Coronavirus: Australia suffers deadliest day as cases rise
State of Victoria reports record-high 21 deaths and 410 new cases in past 24 hours
SYDNEY: Australia recorded its deadliest day of the coronavirus pandemic yesterday and the biggest daily rise in infections in three days, denting hopes that a second wave gripping the state of Victoria may be stabilising.
Victoria reported 21 deaths - two more than the previous deadliest days earlier this week - and 410 new cases in the past 24 hours, ending a run of three consecutive days with new infections below 400.
A cluster of infections in Melbourne, the Victorian capital and Australia's second largest city, forced the authorities last week to impose a night curfew, tighten restrictions on people's daily movements and order large parts of the state economy to close.
Victoria Premier Daniel Andrews said that while the number of cases was trending down, the impact of the strict new lockdown measures has yet to show up in the case numbers.
"We all know that a week is not the life cycle of this virus... and our experts remain firm in the view that this will drive the numbers down," he said.
Only Victoria and the country's most populous state, New South Wales, reported fresh cases yesterday, with a total of 428 infections detected in the past 24 hours.
NSW Premier Gladys Berejiklian said businesses could face additional restrictions to prevent further clusters developing.
"We've given certainly a grace period for businesses, for organisations, for different establishments to step up their Covid safe plans, and if they don't do that, we will have to go a step further," Ms Berejiklian said at a media briefing.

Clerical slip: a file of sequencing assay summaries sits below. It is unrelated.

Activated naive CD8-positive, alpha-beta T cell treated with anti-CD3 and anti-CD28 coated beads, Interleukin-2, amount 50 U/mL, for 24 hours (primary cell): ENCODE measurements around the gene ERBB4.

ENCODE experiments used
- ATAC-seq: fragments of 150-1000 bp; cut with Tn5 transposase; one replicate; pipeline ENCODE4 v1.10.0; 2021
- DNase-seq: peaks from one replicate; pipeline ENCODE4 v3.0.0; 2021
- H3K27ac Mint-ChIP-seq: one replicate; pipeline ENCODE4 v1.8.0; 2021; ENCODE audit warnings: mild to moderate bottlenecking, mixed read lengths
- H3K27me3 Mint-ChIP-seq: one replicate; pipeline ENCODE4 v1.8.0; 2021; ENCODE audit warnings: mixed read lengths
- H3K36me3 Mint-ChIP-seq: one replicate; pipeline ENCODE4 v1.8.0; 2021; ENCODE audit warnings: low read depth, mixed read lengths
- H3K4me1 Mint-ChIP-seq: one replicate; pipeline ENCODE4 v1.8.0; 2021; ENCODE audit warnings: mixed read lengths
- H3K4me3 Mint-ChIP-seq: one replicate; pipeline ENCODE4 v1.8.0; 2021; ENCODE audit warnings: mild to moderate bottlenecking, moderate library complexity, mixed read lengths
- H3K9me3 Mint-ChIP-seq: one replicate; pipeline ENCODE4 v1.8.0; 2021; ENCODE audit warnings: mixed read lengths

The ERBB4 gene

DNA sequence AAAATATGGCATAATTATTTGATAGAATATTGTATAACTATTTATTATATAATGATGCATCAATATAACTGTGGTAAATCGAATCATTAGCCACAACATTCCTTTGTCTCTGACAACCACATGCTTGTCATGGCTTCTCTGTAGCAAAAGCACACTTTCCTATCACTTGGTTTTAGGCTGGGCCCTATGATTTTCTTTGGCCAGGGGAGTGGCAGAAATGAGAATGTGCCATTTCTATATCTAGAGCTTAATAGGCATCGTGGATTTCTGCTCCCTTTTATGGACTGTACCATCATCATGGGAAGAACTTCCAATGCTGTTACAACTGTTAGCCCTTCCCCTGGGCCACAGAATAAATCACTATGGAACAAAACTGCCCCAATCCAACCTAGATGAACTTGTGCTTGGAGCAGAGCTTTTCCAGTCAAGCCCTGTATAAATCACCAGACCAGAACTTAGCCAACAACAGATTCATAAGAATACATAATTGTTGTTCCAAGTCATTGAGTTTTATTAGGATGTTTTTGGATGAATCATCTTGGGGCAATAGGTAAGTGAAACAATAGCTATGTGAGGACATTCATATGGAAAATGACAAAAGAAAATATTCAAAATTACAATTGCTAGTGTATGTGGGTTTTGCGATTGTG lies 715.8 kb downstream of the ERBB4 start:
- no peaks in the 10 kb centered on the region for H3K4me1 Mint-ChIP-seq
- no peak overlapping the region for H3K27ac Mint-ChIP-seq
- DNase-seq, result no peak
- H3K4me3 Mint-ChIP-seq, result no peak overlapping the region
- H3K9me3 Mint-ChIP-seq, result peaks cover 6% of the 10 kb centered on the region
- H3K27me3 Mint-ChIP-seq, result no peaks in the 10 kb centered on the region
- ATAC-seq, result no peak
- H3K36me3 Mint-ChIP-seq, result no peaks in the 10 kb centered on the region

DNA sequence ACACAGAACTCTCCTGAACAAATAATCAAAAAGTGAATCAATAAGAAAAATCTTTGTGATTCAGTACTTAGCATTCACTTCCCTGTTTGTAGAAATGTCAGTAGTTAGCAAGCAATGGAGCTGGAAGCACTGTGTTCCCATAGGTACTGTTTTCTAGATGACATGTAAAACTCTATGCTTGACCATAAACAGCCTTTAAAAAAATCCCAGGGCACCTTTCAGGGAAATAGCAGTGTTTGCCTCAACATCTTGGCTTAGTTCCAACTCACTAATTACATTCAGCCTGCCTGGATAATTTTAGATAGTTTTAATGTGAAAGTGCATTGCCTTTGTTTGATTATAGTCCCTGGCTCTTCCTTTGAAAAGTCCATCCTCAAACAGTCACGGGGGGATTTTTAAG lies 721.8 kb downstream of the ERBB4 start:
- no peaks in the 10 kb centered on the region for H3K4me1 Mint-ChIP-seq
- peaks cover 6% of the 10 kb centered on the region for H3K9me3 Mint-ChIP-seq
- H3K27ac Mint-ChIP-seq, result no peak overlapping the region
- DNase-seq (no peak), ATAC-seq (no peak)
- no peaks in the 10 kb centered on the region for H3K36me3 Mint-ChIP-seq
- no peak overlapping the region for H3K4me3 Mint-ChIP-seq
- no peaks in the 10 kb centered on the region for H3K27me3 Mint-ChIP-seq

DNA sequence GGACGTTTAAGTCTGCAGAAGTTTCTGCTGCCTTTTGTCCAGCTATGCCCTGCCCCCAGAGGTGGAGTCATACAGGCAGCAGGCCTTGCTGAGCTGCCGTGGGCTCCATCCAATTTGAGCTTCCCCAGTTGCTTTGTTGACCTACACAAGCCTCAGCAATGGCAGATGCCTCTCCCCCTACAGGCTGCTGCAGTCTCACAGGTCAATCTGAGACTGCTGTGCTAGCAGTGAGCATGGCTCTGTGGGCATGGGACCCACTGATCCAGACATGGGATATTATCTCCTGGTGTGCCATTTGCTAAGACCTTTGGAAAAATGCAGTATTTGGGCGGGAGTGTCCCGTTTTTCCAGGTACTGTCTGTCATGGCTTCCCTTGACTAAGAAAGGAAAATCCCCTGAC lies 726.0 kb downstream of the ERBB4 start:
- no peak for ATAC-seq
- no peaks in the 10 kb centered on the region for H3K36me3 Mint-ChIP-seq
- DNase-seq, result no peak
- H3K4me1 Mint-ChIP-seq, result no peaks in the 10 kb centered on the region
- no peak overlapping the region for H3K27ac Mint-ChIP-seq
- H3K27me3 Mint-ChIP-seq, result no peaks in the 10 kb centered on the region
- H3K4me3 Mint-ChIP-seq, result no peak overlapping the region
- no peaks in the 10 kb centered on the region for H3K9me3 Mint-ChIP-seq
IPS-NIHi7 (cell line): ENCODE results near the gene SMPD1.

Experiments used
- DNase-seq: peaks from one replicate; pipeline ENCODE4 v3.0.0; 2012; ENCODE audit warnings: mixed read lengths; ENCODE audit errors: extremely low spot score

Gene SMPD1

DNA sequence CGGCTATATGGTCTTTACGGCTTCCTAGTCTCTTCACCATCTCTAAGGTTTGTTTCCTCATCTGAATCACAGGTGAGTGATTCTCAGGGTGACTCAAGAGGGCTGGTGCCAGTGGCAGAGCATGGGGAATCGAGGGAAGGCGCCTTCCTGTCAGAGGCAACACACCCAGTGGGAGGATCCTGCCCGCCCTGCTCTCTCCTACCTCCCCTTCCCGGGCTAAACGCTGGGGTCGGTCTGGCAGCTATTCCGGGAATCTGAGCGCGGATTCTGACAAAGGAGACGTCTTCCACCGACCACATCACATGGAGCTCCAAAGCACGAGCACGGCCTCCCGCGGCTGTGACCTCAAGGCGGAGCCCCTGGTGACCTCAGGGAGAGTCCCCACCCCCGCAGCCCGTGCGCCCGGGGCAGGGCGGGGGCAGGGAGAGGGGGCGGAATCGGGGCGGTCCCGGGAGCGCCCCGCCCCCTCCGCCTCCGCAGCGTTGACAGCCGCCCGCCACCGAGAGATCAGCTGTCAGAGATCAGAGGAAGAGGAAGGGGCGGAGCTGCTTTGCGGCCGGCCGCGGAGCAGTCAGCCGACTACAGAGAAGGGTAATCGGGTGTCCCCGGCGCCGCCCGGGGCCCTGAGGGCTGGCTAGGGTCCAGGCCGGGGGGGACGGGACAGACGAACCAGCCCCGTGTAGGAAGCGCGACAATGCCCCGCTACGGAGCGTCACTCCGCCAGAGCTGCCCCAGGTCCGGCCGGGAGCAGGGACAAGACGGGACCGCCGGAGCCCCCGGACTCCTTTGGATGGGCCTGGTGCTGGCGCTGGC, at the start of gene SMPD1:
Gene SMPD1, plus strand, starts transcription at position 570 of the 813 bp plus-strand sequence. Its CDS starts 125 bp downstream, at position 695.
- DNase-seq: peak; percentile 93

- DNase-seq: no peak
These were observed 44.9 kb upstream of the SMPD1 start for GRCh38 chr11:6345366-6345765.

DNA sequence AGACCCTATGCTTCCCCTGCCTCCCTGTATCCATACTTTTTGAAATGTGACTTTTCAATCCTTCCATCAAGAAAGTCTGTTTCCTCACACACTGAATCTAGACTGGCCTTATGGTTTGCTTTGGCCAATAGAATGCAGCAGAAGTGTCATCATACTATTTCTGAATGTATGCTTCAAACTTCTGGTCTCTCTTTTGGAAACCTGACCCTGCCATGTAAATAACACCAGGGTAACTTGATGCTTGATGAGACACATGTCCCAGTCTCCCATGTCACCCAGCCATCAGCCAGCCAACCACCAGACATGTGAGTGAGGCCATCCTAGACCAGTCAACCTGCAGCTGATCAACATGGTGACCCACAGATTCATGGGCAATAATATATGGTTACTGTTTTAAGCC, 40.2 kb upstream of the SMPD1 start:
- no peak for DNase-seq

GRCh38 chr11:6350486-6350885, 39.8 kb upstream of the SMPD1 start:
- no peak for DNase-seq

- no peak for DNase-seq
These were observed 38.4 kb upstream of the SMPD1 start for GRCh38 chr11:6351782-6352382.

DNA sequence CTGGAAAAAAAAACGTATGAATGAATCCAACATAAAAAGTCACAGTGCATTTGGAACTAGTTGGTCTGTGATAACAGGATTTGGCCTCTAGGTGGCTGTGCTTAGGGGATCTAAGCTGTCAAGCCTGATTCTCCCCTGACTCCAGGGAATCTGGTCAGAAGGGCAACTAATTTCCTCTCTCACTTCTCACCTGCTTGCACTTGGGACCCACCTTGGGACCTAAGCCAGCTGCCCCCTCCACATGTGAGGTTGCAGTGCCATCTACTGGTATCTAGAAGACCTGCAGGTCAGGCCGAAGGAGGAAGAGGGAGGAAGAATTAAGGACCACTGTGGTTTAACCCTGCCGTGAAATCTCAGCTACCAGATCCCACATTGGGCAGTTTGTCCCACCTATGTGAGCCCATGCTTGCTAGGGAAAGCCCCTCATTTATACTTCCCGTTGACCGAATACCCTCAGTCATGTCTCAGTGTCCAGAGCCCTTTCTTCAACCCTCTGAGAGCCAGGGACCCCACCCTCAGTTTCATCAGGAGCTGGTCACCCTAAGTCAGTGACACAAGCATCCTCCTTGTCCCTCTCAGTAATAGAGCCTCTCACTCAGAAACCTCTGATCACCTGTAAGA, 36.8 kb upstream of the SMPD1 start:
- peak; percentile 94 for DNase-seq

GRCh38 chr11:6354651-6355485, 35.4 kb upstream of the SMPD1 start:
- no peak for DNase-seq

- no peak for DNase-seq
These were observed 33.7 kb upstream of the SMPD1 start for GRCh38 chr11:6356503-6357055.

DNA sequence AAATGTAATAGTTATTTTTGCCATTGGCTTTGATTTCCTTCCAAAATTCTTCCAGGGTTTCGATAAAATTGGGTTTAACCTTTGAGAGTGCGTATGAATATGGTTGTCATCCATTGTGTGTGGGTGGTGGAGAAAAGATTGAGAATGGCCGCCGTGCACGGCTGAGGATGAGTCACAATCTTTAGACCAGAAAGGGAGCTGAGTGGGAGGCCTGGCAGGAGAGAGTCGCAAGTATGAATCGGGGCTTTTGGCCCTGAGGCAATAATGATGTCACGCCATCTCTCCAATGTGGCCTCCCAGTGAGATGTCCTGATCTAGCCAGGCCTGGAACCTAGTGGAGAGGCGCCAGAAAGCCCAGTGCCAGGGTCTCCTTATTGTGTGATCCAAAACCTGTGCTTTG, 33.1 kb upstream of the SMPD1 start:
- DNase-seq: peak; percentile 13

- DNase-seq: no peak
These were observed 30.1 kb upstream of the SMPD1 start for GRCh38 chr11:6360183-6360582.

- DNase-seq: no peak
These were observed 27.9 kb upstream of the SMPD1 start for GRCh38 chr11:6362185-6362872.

Australia has reported just over 22,000 infections and 352 deaths from the virus.
Meanwhile, New Zealand officials are investigating the possibility that its first Covid-19 cases in more than three months were imported by freight, as the country's biggest city plunged back into lockdown yesterday.
The discovery of four infected family members in Auckland led Prime Minister Jacinda Ardern to swiftly reimpose tight restrictions in the city and social distancing measures across the entire country.
The source of the outbreak has baffled health officials, who said they were confident there was no local transmission of the virus for 102 days.
"We are working hard to put together pieces of the puzzle on how this family got infected," said director-general of health Ashley Bloomfield.
Investigations were zeroing in on the potential that the virus was imported by freight. Dr Bloomfield said surface testing was underway at an Auckland cool store where a man from the infected family worked.
"We know the virus can survive within refrigerated environments for quite some time," Dr Bloomfield said during a televised media conference.
The New Zealand unit of US-based Americold Realty Trust, a refrigerated storage specialist with operations in the US, Canada, Argentina and Australia, identified itself as the owner of the cool store.
Americold NZ managing director Richard Winnall told the NZ Herald newspaper the infected man had been on sick leave for several days and all employees had been sent home for tests. - REUTERS